All 72 participants randomised to the practice nurse strategy had a partner notification interview on the same day. Of the 68 participants referred to the clinic, 21 (31%) did not attend, including three who were interviewed by the practice nurse. The remainder had a partner notification interview a mean of 13.2 (SD 18.0) days after randomisation. Sexual histories recorded by practice nurses elicited details of 1.7 (SD 1.2) contacts per case compared with 1.4 (SD 1.0) contacts per case elicited from 47 index cases who were randomised to the clinic and had partner notification done (difference 0.3, 95% confidence interval −0.01 to 0.6; P = 0.055).
Overall, 45% (92/206) of contacts of 140 index cases were considered treated: 65.3% (47/72) of index cases seen by a practice nurse and 52.9% (39/68) of those referred to the clinic had at least one sexual partner treated (relative risk 1.2, 0.9 to 1.6, absolute difference 12.4%, −1.8% to 26.5%, P = 0.087; table 2). In analysis restricted to index cases who had partner notification done, we found no evidence of a difference between the arms (risk difference 7.9%, −8.4% to 24.0%). In the clinic arm, similar proportions of contacts were treated for index cases who attended the clinic (46.9%, 30/64) and those who did not (39.1%, 9/23). Half of index cases seen by a practice nurse (37/72, 51.4%) had all their partners treated compared with 30.9% (21/68) of those referred to the clinic (risk difference 20.5%, 4.1% to 36.9%; P = 0.014).
Of 73 people (52%) who returned a specimen six weeks after treatment, one (in the practice arm) had a positive chlamydia test result. This probably represented reinfection because the index case had reported two partners in the past six months, neither of whom had been treated.
Partner notification and treatment undertaken by a practice nurse at the general practice was the dominant option: the cost per index case was £32.55, and 65.3% had at least one partner treated. In comparison, referral to the clinic cost £32.62 per index case, and 52.9% had at least one partner treated (table 3). For index cases managed at the general practice, nurses took an average of 41.9 minutes (95% confidence interval 37.0 to 46.7) to give the chlamydia test result and treatment, enrol the patient, and carry out a partner notification interview. For those referred to the clinic the average consultation with the practice nurse was 38.8 minutes (34.8 to 42.8). This included the time taken to give the chlamydia test result and treatment, enrol the patient, and explain the process of referral to the clinic. Index cases who attended the clinic then had a consultation with a health adviser, estimated at 12 minutes (table 3).14 The one day training course cost an average of £85 per practice. We estimated locum and travelling costs at £145.79 per nurse.
Research health advisers spent an average of 4.41 (SD 2.40) minutes on telephone follow up with index cases who could be contacted and 3.73 (SD 1.30) minutes on unanswered phone calls to non-contactable cases. Assuming that, as in this trial, about 75% of index cases could be contacted at follow up, we estimated that practice visits, telephone support, and follow up for practice nurse led partner notification would require 606 hours of health adviser time for a population the size of Avon.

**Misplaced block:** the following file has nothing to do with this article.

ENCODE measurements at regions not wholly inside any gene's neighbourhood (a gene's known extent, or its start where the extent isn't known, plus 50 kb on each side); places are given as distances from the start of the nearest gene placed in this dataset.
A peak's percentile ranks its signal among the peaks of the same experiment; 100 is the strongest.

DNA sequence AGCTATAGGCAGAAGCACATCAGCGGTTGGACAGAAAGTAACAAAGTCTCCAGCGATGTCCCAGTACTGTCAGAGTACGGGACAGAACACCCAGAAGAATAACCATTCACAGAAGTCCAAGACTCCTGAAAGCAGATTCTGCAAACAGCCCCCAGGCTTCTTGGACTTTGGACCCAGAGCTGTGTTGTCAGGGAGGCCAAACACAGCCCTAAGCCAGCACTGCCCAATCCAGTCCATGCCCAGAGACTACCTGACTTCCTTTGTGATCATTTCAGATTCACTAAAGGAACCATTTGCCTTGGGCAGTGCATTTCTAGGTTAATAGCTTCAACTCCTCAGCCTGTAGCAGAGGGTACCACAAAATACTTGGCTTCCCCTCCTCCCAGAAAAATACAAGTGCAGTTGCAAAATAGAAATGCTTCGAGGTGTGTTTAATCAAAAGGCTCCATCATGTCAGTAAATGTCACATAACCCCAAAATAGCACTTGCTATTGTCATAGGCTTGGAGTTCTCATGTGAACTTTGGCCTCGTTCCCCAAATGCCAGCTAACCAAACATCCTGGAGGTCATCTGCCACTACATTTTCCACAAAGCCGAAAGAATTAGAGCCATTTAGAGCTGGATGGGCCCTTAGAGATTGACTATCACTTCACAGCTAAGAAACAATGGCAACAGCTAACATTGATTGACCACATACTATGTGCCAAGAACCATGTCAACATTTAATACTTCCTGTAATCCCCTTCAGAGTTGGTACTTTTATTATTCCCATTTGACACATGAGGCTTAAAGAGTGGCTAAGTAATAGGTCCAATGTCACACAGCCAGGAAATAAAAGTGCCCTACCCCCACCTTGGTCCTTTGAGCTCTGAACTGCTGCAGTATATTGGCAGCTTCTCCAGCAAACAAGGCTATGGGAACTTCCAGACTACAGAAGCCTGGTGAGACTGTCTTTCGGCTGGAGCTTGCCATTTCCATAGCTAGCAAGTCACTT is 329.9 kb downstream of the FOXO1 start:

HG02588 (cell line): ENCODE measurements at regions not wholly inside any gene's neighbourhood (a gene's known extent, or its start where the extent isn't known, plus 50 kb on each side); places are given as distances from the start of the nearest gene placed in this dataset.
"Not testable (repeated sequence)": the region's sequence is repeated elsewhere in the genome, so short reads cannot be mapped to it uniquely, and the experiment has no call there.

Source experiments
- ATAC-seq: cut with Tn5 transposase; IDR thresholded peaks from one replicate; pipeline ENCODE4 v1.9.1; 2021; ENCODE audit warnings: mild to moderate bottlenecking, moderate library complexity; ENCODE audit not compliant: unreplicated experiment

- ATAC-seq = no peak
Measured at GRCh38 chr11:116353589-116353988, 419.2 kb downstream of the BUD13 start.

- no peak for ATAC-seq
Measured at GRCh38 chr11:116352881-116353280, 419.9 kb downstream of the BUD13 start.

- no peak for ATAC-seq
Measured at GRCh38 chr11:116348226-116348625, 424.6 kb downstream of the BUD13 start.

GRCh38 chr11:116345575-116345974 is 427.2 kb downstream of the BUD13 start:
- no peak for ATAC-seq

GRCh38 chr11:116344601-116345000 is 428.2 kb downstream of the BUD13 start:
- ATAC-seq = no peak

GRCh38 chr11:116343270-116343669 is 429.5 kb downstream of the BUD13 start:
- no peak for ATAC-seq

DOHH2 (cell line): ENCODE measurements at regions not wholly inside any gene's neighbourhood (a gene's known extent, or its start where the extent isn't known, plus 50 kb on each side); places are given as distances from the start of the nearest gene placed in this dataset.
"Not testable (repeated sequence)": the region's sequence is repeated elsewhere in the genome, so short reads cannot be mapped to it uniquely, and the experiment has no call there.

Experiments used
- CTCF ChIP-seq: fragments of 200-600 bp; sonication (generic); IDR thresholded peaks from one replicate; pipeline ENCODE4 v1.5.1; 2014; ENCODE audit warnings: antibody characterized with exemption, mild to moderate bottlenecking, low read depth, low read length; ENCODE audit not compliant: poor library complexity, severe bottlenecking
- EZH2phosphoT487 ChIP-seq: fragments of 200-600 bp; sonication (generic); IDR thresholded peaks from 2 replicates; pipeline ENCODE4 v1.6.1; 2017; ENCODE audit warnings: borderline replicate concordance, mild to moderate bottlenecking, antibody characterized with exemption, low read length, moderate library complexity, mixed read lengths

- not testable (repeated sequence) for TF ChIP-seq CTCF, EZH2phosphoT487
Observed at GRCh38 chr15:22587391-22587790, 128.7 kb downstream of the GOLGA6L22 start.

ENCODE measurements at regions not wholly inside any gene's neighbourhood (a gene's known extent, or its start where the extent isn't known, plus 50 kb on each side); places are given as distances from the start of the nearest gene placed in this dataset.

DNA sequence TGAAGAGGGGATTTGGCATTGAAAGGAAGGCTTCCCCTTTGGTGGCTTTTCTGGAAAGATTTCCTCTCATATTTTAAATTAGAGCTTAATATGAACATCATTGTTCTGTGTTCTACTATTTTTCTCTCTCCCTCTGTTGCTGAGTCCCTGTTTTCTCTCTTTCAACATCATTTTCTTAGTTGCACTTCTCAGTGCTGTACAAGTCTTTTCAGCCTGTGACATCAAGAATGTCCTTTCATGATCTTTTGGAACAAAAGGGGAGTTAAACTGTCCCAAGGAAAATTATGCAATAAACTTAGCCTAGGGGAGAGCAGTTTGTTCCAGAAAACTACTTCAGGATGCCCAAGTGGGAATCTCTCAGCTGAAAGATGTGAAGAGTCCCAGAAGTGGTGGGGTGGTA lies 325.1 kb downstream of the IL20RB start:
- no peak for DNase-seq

Practice nurses with appropriate training and support from health advisers to carry out telephone follow up can provide effective immediate partner notification for community diagnosed Chlamydia, and this approach costs the same as standard referral. These results contradicted our hypothesis, that the outcomes of partner notification of chlamydia through referral to a specialist health adviser would be better than those of general practice nurses. This was because about a third of those referred for specialist partner notification did not attend the genitourinary medicine clinic. The costs of the two strategies were similar. Contact slips were not useful for ascertaining contact treatment. Single dose azithromycin seemed to have eradicated chlamydia among those who had follow-up tests six weeks after treatment.
Strengths and weaknesses of study
The strengths of this study were that it was a multicentre randomised trial, included both sexes, and compared management strategies rather than simply the performance of different professionals. We minimised bias by concealing allocation to study groups, blinding the ascertainment of outcomes, and analysing data according to the intention to carry out partner notification. The outcome was not explained by any imbalance in sexual behaviour between the two arms as the number of partners in the previous 12 months was slightly higher in the referral arm (3.5 v 2.6). One limitation is that low overall uptake of home based screening for chlamydia reduced the number of eligible people.8 Confidence intervals for the primary outcome, however, excluded a clinically relevant effect in favour of referral to a health adviser at a genitourinary medicine clinic.
Some features of the research might have influenced the outcomes. For some participants the study clinic was not their nearest clinic: this might have contributed to the 30% default rate, although this was lower than in some primary care studies.15 Giving azithromycin at the practice might have exaggerated the differences between groups if fewer people randomised to the clinic then attended. Conversely, nurses explained to all participants the importance of sexual contacts being treated. This is standard clinical practice, but in a trial setting the differences between groups would diminish if some index cases randomised to referral to the genitourinary clinic acted on this advice and did not attend their appointment. That the proportion of contacts treated in the referral arm was similar whether or not the index case attended the clinic is in keeping with this.
Comparison with other studies